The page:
SEOUL (XINHUA, REUTERS) - South Korea’s defence ministry said on Monday (April 30) that it will remove propaganda loudspeakers along the border with North Korea in a bid to enforce the agreement reached after the inter-Korea summit last week.
As part of the follow-up measures to the Panmunjom Declaration, South Korea’s military will pull back loudspeaker facilities in areas near the Military Demarcation Line (MDL), which were used for anti-North Kroea broadcasting, beginning on Tuesday (May 1), according to the Ministry of National Defence.
"We see this as the easiest first step to build military trust," South Korean defence ministry spokesman Choi Hyun Soo said.
"We are expecting the North's implementation."
The ministry said it was part of acts to implement the Panmunjom Declaration which said the two Koreas would stop all hostile acts, including the loudspeaker broadcasting against each other and the distribution of leaflets, and pull back tools for the hostile acts near the MDL.
The declaration was made last Friday by South Korean President Moon Jae In and North Korean leader Kim Jong Un after the third inter-Korea summit at the border village of Panmunjom.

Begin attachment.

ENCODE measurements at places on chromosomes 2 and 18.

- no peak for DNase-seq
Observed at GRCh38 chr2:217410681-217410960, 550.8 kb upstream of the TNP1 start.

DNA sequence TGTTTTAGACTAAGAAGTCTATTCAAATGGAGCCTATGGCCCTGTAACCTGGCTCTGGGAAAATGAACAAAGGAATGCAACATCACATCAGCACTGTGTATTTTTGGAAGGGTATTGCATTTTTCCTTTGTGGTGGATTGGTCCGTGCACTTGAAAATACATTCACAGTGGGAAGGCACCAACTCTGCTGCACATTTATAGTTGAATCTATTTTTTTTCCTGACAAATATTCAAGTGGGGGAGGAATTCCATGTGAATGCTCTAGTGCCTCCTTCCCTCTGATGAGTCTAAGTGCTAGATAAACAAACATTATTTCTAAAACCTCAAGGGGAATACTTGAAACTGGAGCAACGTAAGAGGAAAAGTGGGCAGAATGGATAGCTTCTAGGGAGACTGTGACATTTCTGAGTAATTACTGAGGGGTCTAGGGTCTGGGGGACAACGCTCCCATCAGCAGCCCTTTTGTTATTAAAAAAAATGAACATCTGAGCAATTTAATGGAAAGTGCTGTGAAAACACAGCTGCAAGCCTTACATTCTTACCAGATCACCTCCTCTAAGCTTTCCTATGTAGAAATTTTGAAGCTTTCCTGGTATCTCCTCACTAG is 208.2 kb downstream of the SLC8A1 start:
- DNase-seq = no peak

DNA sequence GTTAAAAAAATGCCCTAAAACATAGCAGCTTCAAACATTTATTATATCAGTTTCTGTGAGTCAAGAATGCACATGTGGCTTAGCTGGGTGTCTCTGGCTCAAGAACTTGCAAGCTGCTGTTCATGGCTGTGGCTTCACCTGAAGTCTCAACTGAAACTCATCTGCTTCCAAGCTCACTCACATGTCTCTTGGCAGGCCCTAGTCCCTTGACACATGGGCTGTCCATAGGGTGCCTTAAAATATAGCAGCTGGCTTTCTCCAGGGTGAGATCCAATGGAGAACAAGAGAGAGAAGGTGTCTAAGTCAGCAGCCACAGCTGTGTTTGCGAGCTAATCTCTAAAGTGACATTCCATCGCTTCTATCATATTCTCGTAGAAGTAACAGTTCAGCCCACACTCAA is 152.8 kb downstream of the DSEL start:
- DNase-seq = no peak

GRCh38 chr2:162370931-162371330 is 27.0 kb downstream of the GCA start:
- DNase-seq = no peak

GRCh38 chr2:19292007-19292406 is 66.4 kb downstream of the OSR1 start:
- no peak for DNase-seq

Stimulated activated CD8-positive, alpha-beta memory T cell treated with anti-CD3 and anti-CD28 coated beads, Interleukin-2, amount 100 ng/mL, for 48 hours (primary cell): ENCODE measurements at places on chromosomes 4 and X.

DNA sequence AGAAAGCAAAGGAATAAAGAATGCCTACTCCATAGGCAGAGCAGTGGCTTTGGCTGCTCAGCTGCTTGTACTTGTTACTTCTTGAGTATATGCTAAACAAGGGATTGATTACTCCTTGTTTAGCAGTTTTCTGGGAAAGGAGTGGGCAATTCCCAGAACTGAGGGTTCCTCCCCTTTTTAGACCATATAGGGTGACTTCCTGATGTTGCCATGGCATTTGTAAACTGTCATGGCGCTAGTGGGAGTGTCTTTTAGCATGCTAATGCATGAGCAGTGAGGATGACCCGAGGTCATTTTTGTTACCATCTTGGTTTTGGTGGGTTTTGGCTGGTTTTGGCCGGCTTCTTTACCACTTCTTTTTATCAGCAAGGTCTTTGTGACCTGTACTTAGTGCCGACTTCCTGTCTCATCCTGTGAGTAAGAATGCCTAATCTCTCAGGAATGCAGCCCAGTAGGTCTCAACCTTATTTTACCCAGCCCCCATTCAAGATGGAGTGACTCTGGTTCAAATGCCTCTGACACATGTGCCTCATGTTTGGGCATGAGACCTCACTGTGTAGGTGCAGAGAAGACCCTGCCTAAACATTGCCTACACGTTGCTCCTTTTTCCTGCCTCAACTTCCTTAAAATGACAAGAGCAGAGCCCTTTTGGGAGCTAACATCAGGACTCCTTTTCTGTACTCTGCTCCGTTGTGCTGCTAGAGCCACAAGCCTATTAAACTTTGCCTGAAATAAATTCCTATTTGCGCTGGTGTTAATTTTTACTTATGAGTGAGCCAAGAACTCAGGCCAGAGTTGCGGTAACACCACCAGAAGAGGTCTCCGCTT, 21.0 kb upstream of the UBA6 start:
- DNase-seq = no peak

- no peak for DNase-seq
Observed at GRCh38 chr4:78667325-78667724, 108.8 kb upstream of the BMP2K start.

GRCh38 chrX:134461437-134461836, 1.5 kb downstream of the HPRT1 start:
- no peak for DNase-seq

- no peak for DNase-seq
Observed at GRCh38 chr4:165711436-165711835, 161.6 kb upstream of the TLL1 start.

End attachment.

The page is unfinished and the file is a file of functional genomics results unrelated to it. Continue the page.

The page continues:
The two leaders agreed to realise a nuclear-free Korean Peninsula through complete denuclearisation and turn the current armistice agreement into a peace treaty by the end of this year.
The peninsula remains technically at war as the 1950-53 Korean War ended with armistice.
Mr Moon and Mr Kim agreed to change the 4km-wide Demilitarised Zone (DMZ), currently filled with razor-blade fences, mines, watchtowers, tank traps and hundreds of thousands of combat-ready troops, into an actual peace zone.
Ahead of the Moon-Kim summit, the South Korean military stopped blaring anti-North Korea broadcasts via loudspeakers for a successful summit. The North allegedly stopped its propaganda broadcasting towards the South Korea.
The two Koreas agreed to hold a general-level military dialogue within May.
Psychological warfare through anti-North Korea broadcasts was launched in 1963, and it had been resumed and stopped in accordance with security situations on the Korean Peninsula.
Under then South Korean president Roh Moo Hyun, the two Koreas agreed in 2004 to stop the broadcast and remove loudspeakers.
It was resumed in 2016 under then president Park Geun Hye in response to Pyongyang’s fourth nuclear test in January of the year.